The oft-derided fruitcake is the baking world's equivalent of a fine spirit, capable of aging and growing in complexity for years or even a lifetime. Part of that longevity and complex flavor comes from the quality of its fruit, which -- like a wine -- is loaded with tannins and other organic compounds that break down and re-combine over time. Appropriately, spirits such as brandy, rum and whiskey, age-worthy in themselves, play a role by acting as a preservative when soaked into the cake.
Allow the finished fruitcakes to cool completely on a wire rack before you handle them. Once they're ready, wrap each cake individually in multiple layers of cheesecloth.
Brush each cake liberally with a pastry brush dipped in the rum or whiskey of your choice, usually the same variety you used in the fruitcake recipe. Alternatively, fill a food-grade mister or spray bottle with the spirit and spritz the cake thoroughly. The cheesecloth should be very wet.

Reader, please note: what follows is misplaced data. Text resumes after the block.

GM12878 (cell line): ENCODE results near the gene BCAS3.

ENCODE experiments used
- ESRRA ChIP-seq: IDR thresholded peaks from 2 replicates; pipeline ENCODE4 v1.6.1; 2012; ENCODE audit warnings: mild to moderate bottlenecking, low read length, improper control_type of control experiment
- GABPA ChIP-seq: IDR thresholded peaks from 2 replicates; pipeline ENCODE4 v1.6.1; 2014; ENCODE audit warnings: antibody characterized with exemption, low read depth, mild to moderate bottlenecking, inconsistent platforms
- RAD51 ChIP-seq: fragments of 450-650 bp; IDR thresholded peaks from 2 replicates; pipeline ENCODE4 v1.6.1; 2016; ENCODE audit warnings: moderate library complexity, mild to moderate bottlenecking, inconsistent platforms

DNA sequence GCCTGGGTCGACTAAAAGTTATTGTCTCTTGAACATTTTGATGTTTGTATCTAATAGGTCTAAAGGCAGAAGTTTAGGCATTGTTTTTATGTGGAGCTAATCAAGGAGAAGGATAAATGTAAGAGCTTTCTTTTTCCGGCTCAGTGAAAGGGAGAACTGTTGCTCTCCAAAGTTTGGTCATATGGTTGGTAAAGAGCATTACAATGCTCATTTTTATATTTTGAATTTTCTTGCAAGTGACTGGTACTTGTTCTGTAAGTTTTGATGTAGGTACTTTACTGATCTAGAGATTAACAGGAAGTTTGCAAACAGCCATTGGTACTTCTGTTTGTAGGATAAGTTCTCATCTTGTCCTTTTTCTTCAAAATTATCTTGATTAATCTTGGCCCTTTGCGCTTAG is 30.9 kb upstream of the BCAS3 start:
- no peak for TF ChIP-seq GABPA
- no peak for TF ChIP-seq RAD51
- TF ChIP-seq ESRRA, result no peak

Wrap the cakes in wax paper or plastic film to seal out any air, then over-wrap this initial covering with foil. Refrigerate the fruitcakes, because at this stage they won't contain enough alcohol to act as a preservative.
Remove the cakes from your refrigerator and brush them with alcohol again every 2 to 3 days. They won't "ripen" enough to be fully flavored for at least 3 weeks, the minimum aging time, and 4 to 6 weeks is better.
Preserve the cake for long-term storage after at least 6 to 8 weeks of ripening by wrapping it in lightweight cotton muslin, a sturdier and more absorbent fabric. Half-fill a cake tin with powdered sugar, and nestle the cake in the fine powder. Cover it with more powdered sugar, so it's completely buried, then close the tin. Keep it in a cool, dark place such as a cellar, where it won't be subjected to rapid swings of temperature. Open it, and apply more rum or whiskey, at least every other year.